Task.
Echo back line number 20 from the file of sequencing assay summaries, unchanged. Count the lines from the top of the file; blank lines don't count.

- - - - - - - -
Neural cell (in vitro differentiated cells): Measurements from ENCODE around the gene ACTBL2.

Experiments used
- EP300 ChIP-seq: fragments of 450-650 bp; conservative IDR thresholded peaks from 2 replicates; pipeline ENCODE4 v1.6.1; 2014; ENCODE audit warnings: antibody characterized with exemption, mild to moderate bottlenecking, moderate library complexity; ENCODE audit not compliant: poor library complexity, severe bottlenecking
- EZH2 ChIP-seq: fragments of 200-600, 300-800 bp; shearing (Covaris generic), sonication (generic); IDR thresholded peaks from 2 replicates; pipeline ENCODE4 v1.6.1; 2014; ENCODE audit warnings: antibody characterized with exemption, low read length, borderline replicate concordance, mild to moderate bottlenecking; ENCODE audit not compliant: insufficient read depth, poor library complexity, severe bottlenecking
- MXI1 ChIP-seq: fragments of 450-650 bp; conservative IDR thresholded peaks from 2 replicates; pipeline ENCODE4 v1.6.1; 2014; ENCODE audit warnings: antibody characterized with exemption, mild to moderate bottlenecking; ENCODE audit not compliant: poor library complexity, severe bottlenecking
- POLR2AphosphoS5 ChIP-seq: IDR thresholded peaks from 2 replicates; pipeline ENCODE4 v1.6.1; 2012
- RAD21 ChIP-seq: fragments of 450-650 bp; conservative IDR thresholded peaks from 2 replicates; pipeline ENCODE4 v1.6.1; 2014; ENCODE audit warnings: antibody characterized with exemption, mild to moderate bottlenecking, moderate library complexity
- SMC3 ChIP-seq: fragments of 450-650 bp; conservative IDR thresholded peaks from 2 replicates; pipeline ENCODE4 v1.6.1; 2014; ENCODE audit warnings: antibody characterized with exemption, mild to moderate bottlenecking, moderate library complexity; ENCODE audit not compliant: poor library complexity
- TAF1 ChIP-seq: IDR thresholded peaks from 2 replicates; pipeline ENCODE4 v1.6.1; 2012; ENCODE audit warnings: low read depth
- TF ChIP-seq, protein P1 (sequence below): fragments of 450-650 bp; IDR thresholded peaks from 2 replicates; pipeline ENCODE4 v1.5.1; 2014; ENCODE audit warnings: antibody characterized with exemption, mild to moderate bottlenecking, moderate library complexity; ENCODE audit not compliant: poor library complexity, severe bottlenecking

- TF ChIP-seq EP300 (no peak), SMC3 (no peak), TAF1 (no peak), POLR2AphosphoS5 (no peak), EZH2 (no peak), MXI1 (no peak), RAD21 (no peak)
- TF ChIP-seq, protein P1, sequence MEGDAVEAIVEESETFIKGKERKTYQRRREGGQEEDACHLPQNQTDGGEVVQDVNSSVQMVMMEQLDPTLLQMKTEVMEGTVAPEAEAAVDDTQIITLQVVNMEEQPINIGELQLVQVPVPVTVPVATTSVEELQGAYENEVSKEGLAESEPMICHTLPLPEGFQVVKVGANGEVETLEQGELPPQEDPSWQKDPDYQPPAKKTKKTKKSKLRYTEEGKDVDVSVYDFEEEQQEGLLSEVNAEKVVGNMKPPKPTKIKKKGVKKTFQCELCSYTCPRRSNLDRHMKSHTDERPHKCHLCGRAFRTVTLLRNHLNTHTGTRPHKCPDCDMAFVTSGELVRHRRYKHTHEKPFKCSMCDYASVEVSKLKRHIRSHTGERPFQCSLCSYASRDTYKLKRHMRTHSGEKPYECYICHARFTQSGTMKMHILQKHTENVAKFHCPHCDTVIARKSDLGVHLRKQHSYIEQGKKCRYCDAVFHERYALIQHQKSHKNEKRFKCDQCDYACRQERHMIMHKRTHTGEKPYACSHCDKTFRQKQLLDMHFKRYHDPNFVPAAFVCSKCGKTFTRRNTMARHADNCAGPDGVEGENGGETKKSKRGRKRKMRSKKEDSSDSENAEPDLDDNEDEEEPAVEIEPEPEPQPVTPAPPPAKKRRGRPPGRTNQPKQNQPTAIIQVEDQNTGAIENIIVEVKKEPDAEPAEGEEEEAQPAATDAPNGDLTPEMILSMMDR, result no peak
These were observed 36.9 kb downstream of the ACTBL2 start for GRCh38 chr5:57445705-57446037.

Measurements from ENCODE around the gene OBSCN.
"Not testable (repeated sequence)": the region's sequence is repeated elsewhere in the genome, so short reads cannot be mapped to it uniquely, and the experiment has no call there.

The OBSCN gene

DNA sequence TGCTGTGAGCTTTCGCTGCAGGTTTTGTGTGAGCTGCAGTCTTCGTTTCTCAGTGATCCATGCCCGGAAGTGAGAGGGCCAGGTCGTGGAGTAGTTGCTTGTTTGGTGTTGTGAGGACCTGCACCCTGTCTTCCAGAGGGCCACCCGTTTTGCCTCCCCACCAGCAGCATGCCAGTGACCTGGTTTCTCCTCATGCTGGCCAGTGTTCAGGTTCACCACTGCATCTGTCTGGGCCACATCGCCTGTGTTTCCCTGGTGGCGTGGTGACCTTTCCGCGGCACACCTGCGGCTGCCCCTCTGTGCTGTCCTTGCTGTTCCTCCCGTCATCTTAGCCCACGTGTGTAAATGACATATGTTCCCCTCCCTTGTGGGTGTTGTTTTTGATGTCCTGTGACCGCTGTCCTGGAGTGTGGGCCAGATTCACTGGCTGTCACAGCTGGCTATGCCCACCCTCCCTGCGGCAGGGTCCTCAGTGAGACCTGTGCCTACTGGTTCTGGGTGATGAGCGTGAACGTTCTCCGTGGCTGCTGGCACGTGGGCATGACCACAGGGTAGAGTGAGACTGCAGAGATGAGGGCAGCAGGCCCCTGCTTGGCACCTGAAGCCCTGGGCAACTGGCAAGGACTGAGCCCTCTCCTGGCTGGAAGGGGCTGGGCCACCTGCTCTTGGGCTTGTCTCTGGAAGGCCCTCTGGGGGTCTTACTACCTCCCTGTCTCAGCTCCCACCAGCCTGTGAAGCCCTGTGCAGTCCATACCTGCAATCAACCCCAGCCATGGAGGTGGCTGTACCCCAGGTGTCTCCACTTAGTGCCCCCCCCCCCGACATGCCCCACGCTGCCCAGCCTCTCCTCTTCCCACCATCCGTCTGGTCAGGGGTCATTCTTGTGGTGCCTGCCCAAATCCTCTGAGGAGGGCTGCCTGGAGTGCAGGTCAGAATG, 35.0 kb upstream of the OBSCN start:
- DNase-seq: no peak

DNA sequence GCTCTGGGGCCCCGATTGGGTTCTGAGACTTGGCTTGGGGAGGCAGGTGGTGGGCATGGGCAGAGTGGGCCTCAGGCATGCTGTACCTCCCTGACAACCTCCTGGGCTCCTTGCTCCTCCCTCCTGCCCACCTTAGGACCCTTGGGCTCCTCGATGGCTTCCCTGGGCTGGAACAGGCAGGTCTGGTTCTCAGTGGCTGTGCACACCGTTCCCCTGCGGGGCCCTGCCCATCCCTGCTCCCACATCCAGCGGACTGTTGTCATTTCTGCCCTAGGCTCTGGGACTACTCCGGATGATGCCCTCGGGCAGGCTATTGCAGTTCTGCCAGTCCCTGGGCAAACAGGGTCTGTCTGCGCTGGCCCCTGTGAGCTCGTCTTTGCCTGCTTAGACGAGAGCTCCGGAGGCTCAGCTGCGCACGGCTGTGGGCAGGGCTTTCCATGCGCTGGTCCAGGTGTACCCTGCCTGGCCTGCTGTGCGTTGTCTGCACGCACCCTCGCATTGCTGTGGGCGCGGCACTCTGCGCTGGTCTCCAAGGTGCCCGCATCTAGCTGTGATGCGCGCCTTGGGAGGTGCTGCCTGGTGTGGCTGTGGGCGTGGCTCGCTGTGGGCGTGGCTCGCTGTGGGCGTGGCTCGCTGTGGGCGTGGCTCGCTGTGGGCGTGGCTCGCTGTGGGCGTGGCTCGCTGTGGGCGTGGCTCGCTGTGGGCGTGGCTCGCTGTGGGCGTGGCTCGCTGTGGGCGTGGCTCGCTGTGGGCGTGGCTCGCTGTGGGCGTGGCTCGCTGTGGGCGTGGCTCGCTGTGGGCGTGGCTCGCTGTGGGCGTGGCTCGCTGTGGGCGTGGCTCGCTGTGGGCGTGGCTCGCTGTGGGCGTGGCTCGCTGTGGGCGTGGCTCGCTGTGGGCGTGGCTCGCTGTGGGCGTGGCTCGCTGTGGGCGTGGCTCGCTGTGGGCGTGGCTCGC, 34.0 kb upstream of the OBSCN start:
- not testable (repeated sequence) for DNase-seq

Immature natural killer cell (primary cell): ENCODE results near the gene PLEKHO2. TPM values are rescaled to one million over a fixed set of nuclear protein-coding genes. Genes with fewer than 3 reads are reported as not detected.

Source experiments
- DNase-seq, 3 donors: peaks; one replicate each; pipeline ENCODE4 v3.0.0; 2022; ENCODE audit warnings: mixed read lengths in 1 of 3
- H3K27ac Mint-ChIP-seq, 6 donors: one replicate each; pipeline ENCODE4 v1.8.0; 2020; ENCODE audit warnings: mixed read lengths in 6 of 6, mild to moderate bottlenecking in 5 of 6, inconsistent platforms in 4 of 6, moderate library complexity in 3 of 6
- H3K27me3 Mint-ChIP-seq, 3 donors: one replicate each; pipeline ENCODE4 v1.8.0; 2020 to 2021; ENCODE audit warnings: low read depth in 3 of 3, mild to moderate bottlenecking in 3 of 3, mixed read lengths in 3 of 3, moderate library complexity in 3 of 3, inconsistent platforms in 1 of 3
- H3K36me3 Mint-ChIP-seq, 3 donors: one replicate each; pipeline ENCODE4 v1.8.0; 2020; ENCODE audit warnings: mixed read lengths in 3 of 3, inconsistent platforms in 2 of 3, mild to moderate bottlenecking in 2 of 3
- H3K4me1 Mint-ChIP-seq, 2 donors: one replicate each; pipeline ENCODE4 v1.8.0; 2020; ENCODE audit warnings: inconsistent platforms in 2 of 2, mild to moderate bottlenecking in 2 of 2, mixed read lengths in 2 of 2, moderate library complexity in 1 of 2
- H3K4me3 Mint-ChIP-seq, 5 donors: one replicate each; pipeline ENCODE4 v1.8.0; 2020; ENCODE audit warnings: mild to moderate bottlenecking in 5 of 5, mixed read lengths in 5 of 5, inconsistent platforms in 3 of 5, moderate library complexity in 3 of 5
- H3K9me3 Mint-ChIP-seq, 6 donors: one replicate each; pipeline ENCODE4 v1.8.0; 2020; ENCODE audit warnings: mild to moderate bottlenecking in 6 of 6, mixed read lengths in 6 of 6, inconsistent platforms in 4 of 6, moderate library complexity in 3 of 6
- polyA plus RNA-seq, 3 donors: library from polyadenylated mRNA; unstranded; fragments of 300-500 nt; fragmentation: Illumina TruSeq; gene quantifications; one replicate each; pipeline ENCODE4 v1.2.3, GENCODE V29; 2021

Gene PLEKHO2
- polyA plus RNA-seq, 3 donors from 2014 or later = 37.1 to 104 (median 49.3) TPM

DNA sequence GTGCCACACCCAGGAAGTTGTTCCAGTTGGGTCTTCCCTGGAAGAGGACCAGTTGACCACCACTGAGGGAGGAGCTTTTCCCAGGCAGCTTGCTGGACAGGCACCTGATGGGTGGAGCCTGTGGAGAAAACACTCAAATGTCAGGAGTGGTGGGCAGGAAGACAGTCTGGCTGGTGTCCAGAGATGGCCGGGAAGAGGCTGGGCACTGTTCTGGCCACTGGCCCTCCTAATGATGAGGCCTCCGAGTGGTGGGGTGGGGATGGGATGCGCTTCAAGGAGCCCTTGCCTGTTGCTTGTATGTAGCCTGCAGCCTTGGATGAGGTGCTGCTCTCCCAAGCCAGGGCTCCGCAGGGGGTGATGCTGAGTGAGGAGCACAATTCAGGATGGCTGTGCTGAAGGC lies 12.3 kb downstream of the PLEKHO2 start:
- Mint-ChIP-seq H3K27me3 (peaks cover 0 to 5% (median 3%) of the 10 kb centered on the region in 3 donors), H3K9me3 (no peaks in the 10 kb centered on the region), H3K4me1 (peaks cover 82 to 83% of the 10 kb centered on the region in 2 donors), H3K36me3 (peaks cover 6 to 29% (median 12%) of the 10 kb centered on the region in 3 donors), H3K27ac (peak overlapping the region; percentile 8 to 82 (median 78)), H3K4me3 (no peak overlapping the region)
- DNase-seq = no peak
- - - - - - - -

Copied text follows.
- not testable (repeated sequence) for DNase-seq